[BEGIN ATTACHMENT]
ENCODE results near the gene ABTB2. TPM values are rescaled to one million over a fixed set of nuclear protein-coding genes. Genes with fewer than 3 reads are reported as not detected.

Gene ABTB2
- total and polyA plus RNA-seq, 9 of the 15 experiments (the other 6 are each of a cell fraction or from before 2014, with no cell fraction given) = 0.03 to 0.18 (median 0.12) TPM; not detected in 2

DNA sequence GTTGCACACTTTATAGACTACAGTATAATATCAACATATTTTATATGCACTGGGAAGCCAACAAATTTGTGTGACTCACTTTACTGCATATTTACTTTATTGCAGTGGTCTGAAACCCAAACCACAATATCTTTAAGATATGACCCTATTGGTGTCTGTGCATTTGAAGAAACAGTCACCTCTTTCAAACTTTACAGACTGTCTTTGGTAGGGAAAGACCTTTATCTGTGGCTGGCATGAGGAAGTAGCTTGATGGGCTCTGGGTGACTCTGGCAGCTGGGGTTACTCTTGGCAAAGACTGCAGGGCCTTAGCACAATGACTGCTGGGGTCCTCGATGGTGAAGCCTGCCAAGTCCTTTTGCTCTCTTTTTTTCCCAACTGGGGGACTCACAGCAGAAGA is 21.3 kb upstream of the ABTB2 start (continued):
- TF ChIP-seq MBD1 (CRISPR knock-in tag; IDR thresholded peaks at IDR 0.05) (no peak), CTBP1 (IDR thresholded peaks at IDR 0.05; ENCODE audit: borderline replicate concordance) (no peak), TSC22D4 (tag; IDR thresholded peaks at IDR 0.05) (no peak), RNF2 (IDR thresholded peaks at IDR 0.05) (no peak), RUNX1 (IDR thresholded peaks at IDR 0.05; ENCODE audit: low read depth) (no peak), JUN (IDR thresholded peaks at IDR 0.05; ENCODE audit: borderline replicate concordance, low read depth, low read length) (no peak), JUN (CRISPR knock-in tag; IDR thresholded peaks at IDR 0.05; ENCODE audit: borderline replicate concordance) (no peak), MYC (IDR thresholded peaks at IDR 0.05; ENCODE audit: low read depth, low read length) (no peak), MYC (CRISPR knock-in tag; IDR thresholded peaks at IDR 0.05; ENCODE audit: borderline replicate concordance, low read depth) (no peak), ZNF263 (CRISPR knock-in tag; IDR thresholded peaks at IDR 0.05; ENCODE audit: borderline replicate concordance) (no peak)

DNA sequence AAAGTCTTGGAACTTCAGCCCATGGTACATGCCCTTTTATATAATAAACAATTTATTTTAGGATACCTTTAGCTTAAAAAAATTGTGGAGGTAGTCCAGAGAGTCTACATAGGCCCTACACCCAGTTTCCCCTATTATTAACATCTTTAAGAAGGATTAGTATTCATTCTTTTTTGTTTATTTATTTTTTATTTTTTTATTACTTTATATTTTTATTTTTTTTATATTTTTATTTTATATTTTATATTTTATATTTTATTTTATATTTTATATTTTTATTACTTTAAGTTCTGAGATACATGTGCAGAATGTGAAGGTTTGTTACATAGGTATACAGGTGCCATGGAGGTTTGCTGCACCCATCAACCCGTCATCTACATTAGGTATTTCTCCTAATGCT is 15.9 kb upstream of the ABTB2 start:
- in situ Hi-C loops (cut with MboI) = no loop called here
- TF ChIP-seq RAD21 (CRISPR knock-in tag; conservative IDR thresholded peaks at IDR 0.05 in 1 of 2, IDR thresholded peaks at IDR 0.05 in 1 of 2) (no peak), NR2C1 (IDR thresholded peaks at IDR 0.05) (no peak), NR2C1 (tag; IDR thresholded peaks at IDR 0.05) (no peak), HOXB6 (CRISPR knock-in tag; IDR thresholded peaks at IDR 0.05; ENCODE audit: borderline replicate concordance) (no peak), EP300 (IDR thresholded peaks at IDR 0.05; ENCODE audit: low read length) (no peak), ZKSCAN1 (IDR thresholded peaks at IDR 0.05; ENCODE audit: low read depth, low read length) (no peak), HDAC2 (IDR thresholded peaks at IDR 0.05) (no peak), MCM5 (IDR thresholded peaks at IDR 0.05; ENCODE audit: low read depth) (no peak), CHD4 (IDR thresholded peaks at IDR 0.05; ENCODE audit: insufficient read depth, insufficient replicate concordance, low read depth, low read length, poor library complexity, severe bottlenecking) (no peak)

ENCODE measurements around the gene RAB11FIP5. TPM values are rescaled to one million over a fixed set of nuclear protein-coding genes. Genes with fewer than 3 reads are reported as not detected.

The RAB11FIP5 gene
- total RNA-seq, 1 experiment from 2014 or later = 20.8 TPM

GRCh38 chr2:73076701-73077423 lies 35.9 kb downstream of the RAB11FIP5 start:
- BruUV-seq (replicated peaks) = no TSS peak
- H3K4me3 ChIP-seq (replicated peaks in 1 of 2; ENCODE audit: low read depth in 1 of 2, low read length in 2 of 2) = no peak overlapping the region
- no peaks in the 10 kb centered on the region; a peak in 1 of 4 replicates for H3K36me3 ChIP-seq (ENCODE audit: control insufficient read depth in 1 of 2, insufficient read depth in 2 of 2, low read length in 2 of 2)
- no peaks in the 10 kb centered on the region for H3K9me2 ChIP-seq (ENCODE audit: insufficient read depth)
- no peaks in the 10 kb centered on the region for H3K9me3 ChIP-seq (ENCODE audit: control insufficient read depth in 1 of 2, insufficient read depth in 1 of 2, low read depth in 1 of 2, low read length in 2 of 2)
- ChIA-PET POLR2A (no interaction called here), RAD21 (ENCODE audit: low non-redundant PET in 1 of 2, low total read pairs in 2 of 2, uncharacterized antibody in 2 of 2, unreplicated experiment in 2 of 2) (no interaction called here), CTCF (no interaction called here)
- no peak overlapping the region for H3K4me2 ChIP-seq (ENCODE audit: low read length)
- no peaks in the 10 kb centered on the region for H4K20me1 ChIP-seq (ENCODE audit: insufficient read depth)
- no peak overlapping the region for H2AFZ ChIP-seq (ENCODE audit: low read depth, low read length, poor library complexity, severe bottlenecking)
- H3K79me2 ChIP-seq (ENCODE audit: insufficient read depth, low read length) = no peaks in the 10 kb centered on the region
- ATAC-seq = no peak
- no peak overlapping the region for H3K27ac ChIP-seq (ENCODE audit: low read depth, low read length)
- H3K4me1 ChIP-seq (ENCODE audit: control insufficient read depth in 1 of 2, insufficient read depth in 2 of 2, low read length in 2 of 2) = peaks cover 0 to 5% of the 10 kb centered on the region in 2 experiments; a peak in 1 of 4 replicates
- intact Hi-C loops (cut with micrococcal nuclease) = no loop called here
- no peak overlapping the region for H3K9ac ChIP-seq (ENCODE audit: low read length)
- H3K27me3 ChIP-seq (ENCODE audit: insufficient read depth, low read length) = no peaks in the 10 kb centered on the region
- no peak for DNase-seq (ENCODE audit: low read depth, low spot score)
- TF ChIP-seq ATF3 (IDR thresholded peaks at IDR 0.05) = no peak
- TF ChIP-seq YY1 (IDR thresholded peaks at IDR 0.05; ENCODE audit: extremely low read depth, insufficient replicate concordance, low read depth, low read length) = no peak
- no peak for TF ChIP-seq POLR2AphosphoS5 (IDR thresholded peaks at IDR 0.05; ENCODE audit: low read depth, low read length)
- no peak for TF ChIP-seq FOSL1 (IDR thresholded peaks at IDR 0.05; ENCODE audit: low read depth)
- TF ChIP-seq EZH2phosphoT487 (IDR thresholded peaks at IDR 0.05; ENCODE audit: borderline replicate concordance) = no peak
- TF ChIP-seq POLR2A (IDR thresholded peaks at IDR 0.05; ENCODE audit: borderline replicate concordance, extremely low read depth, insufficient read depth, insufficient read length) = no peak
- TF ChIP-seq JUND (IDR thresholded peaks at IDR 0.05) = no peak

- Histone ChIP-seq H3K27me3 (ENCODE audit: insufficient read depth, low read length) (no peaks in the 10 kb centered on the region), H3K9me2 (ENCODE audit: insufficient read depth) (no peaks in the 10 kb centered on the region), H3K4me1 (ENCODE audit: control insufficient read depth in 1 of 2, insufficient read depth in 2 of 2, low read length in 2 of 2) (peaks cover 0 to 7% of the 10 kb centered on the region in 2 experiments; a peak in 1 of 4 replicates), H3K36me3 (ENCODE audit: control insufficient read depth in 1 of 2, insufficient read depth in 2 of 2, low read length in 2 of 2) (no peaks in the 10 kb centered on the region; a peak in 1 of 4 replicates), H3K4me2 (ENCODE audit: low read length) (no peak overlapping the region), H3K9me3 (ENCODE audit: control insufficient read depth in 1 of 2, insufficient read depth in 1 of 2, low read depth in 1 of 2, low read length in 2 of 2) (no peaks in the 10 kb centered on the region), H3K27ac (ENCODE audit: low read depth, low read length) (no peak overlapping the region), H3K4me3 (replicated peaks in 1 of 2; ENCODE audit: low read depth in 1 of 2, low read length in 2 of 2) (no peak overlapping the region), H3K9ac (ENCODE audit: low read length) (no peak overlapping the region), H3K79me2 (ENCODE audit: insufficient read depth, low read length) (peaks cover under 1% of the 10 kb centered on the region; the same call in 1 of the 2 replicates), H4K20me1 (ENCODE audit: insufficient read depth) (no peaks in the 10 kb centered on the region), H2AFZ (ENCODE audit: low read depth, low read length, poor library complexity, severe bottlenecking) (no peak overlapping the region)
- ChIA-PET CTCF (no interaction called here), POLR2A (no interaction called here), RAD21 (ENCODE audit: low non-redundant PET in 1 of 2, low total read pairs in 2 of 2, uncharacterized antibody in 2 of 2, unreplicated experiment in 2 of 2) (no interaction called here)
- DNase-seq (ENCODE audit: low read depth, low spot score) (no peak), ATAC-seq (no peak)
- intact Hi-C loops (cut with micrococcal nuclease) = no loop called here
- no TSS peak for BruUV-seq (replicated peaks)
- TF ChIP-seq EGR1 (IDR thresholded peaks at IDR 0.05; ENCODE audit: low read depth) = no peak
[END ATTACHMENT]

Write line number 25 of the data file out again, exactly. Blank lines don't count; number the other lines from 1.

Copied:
- H3K4me1 ChIP-seq (ENCODE audit: control insufficient read depth in 1 of 2, insufficient read depth in 2 of 2, low read length in 2 of 2) = peaks cover 0 to 5% of the 10 kb centered on the region in 2 experiments; a peak in 1 of 4 replicates